His widow requested that his final column run on Sunday, hours after his death, and his trademark "I was thinking ... '' column had the usual collection of interesting nuggets and opinions. Like this one: "New Haven's Tony Sparano, head coach of the Miami Dolphins, could use a mulligan for publicly allowing himself to be goaded by the fans who chanted Kyle Orton's name as an indictment of Dolphins starting quarterback Chad Henne in practice last week. Sparano said the chanting 'made him sick.' You know what really ought to make him sick? The fact that the team didn't rectify an unacceptable situation at quarterback for the second straight year. Good luck against the Pats and Jets.'' That's Dave.

9. I think there are some misconceptions out there about how this salary cap is going to work in 2011. Fact: Teams don't have to spend 99 percent of the cap in 2011 and 2012; rather, the 32 teams collectively must spend at least 99 percent of the cap. So the teams must spend an average of $119.2 million per club.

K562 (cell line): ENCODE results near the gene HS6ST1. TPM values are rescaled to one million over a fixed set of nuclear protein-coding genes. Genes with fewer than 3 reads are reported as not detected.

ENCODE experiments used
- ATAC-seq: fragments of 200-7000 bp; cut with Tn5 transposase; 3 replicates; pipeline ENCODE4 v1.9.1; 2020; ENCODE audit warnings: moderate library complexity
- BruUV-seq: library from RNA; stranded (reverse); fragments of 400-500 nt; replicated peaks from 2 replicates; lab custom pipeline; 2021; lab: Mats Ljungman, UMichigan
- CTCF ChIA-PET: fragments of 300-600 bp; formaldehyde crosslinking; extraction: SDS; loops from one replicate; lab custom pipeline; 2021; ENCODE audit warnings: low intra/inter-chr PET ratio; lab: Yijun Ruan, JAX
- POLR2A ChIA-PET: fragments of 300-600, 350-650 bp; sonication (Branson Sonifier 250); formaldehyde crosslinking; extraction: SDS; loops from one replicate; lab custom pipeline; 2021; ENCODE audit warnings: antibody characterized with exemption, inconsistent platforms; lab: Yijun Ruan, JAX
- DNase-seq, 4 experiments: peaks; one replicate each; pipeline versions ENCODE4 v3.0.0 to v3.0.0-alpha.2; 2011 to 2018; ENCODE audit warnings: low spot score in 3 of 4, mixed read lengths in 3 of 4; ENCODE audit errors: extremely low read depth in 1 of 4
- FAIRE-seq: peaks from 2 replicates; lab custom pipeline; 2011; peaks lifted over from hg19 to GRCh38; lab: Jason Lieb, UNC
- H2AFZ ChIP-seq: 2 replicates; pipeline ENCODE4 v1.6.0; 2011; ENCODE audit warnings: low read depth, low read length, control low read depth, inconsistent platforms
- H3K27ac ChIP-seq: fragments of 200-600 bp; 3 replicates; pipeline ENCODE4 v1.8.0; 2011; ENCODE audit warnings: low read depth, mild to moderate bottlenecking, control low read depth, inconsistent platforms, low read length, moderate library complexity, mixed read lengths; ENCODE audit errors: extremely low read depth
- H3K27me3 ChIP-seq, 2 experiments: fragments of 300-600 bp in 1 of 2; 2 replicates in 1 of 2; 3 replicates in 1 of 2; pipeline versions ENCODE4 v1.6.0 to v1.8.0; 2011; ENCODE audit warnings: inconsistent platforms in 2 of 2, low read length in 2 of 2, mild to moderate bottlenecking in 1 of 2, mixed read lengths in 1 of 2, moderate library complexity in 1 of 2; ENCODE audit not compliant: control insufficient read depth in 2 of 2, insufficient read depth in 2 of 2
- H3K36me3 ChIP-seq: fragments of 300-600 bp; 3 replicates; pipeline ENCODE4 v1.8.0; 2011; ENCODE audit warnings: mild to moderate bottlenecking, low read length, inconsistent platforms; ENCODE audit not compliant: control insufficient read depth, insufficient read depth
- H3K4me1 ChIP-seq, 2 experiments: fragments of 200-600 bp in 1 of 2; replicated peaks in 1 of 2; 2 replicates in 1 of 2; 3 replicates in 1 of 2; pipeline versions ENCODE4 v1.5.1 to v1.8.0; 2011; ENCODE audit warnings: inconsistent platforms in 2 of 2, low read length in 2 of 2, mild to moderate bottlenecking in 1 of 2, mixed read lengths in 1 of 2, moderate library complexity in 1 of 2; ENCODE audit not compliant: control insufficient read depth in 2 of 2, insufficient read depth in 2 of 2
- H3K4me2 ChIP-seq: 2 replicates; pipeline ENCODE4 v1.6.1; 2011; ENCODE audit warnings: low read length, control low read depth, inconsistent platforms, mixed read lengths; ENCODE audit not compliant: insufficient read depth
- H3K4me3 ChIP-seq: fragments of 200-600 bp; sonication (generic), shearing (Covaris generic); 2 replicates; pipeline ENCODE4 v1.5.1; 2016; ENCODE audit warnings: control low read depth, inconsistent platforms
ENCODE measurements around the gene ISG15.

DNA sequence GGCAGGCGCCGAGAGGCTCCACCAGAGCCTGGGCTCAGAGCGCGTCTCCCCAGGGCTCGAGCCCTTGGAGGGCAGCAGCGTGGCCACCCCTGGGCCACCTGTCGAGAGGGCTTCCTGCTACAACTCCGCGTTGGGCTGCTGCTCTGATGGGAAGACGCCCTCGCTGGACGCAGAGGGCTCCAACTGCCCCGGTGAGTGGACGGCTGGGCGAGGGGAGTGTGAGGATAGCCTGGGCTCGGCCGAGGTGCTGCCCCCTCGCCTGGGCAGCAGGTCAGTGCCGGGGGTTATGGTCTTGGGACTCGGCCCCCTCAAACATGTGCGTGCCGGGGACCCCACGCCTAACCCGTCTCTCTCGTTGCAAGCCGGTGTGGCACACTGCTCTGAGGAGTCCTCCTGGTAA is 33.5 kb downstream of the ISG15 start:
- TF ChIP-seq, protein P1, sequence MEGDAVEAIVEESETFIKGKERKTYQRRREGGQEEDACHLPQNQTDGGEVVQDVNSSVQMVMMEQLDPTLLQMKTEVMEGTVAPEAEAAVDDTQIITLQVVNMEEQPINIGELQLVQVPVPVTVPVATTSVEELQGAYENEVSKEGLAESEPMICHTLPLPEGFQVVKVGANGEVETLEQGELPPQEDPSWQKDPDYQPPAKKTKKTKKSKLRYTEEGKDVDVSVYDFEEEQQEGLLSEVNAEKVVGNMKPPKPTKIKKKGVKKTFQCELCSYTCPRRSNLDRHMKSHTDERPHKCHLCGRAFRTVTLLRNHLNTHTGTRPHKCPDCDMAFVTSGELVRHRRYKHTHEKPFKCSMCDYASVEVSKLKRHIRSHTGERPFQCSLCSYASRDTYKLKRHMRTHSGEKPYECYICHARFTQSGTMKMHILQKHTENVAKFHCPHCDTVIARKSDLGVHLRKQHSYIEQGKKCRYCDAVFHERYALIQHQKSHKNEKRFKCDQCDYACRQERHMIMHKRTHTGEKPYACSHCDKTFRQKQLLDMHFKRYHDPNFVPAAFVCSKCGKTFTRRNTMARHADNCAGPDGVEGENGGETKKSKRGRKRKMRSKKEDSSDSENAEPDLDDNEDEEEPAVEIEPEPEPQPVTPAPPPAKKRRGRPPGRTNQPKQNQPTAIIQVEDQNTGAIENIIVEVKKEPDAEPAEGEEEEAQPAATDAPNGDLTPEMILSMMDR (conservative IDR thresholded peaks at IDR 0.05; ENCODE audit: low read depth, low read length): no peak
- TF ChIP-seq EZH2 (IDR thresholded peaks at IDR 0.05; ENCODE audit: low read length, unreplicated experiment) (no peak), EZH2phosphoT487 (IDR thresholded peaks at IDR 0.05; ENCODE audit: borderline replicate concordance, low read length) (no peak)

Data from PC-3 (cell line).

A league spokesman told me the other day league officials are confident the money will be spent, because of examples like the Eagles, who will end up spending about $125 million. Now, if the money is not spent, the league will come up with a plan to take money from teams to make up the difference and get to the 99 percent spending level. It could start with the first dollar coming from the lowest-spending team, but that's a decision that hasn't been announced.

As for future years (2013 through 2020) clubs must collectively spend at least 95 percent of the total cap; each team over that period must spend at least 89 percent of the cap. So don't believe it when you hear every team has to spend at least $119 million in 2011. Not true.

10. I think these are my non-football thoughts of the week: